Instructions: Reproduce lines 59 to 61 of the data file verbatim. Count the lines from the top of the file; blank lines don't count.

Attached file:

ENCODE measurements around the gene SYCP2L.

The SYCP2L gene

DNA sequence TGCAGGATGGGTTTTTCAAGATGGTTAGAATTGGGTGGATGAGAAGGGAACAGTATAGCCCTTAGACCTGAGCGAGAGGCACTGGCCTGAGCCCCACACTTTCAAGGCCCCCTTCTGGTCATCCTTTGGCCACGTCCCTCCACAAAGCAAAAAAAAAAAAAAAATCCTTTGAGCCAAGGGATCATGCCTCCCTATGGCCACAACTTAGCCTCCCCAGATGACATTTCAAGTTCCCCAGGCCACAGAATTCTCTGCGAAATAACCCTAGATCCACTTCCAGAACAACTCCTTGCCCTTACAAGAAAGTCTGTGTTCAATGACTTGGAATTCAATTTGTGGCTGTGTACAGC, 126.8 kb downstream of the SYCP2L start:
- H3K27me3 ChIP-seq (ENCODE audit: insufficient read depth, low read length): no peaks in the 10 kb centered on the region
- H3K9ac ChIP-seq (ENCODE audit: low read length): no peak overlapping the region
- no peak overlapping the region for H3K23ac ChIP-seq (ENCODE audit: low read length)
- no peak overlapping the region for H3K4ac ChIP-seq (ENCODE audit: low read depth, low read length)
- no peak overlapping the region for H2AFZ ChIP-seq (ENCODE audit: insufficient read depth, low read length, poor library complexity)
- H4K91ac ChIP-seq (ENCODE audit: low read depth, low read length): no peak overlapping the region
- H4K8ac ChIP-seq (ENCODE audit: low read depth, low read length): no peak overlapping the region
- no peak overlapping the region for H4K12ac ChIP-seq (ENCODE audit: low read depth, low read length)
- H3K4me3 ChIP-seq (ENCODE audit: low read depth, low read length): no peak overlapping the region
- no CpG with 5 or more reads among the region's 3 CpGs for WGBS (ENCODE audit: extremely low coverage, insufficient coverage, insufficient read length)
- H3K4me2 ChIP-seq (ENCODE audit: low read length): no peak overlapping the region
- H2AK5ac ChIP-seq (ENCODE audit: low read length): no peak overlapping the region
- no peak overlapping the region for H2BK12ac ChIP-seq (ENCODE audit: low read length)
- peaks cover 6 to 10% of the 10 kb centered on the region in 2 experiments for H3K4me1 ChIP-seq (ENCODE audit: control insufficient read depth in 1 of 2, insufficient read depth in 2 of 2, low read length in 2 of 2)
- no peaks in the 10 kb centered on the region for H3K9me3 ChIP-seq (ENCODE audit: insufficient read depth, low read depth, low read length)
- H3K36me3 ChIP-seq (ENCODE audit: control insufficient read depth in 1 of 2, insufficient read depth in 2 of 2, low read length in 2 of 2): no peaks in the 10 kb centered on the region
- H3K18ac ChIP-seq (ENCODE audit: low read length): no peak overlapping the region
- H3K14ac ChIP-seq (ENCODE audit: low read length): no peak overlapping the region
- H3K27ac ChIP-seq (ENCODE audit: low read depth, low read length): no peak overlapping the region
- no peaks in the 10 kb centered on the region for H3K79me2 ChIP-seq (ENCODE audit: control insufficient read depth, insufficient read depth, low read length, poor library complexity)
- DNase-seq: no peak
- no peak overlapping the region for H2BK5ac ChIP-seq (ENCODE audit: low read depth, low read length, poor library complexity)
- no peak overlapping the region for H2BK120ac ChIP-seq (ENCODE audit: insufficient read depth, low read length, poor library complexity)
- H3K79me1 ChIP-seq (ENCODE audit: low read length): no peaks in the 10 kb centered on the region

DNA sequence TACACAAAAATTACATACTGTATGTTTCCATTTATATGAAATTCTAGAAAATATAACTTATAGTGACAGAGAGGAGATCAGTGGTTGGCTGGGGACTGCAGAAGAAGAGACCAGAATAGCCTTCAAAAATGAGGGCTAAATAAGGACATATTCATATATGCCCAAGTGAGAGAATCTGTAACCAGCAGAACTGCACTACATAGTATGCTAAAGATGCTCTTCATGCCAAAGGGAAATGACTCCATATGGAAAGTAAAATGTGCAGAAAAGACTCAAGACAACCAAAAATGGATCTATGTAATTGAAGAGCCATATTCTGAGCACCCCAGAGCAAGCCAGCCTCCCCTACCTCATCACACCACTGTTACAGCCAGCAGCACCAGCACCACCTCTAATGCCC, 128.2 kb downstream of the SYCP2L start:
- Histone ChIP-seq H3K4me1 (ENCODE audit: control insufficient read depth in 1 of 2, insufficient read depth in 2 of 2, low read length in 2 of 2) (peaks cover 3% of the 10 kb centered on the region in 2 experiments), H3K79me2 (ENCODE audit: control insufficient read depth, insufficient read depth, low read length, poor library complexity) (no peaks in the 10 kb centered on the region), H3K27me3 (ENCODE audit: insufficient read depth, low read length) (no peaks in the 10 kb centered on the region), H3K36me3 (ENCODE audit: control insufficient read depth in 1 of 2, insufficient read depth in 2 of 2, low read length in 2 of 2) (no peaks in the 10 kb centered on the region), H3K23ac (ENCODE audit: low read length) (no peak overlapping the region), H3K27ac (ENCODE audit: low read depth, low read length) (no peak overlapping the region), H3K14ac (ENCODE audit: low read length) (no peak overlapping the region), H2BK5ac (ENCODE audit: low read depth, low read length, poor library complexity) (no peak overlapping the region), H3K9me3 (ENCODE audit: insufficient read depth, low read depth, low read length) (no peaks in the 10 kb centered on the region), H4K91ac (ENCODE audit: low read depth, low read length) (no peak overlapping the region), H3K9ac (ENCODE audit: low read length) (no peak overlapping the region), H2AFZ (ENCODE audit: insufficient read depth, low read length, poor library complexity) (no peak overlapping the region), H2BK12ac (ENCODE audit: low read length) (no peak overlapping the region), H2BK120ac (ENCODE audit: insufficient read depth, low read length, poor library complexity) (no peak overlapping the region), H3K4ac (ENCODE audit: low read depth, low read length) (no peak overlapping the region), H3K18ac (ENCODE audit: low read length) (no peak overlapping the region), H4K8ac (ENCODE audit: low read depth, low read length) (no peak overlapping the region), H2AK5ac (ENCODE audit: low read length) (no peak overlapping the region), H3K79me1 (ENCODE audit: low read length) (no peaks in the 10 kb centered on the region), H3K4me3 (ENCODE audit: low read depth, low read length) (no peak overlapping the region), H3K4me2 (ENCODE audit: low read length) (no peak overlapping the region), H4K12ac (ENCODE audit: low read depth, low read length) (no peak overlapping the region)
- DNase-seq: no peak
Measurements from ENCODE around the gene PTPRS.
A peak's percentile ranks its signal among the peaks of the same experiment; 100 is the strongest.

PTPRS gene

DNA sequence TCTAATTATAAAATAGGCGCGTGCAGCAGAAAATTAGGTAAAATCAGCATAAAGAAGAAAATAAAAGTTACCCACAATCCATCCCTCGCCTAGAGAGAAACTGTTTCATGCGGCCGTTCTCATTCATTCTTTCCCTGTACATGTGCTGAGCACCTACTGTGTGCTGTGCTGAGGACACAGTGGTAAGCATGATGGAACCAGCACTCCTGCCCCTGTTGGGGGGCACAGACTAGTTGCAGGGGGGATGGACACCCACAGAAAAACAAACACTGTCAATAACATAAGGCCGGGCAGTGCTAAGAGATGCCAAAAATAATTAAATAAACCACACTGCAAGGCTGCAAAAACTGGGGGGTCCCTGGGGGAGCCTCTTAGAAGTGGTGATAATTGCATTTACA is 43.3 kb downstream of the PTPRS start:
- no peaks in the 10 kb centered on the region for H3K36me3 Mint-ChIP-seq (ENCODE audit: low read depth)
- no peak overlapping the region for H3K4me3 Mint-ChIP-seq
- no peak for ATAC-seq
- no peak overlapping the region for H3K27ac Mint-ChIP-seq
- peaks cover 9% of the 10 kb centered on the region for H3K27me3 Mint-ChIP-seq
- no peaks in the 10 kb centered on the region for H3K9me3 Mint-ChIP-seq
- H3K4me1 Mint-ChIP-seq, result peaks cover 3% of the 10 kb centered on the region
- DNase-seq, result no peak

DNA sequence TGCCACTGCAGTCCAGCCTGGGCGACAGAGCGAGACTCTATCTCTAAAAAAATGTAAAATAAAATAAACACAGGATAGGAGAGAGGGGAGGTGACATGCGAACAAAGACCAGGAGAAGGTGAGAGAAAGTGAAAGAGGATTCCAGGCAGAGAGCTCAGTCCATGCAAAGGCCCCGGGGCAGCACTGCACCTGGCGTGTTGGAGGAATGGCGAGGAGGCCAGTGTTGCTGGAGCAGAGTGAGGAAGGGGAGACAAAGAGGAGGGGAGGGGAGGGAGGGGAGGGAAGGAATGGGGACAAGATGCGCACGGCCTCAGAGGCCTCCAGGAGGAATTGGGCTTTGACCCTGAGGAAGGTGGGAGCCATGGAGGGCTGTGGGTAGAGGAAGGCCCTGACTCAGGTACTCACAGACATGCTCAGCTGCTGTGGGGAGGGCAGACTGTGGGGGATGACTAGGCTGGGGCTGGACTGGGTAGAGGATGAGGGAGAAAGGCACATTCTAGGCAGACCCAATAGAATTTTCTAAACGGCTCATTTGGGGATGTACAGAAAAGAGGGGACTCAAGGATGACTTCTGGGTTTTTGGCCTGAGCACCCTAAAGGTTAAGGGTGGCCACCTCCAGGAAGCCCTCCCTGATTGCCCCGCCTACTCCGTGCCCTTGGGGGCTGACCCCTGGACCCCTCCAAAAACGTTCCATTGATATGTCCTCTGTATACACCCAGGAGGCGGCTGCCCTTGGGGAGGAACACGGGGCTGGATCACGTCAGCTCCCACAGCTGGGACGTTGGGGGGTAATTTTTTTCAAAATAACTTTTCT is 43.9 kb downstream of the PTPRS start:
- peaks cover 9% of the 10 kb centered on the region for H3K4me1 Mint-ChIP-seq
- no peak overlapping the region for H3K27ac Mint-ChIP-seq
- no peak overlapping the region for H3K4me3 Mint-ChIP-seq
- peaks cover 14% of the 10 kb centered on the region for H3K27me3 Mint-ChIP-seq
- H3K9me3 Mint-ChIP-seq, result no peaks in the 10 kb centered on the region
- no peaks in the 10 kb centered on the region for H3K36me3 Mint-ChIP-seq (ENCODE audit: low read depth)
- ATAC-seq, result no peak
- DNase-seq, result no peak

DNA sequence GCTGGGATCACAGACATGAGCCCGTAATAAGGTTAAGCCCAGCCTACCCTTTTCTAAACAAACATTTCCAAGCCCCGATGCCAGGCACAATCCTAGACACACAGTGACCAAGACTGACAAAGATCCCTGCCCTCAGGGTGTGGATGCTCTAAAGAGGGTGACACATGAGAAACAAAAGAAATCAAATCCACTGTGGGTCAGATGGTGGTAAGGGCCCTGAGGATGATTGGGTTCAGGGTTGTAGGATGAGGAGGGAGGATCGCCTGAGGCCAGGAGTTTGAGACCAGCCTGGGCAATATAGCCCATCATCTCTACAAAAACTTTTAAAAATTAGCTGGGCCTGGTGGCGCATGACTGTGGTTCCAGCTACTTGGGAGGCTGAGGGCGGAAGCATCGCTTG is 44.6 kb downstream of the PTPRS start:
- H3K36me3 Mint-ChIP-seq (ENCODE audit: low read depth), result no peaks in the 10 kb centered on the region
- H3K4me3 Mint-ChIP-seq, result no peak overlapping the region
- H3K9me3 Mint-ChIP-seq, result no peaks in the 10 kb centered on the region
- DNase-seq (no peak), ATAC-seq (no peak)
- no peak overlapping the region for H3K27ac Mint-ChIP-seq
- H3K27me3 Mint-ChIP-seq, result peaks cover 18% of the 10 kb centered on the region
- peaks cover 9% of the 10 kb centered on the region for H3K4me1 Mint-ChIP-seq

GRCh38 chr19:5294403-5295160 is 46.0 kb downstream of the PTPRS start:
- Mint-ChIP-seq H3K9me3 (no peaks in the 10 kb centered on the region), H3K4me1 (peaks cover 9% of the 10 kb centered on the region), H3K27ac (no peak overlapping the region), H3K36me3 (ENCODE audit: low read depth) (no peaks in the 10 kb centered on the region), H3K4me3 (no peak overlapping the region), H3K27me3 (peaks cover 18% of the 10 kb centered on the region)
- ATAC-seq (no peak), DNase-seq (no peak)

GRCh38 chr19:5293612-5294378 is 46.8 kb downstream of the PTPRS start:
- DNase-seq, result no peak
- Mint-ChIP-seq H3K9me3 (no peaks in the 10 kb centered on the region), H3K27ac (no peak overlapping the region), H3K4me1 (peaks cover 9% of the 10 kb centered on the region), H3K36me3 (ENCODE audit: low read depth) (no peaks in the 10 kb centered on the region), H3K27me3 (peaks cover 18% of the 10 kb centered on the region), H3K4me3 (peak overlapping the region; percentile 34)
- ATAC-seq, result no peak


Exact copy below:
- peaks cover 9% of the 10 kb centered on the region for H3K4me1 Mint-ChIP-seq

GRCh38 chr19:5294403-5295160 is 46.0 kb downstream of the PTPRS start:
- Mint-ChIP-seq H3K9me3 (no peaks in the 10 kb centered on the region), H3K4me1 (peaks cover 9% of the 10 kb centered on the region), H3K27ac (no peak overlapping the region), H3K36me3 (ENCODE audit: low read depth) (no peaks in the 10 kb centered on the region), H3K4me3 (no peak overlapping the region), H3K27me3 (peaks cover 18% of the 10 kb centered on the region)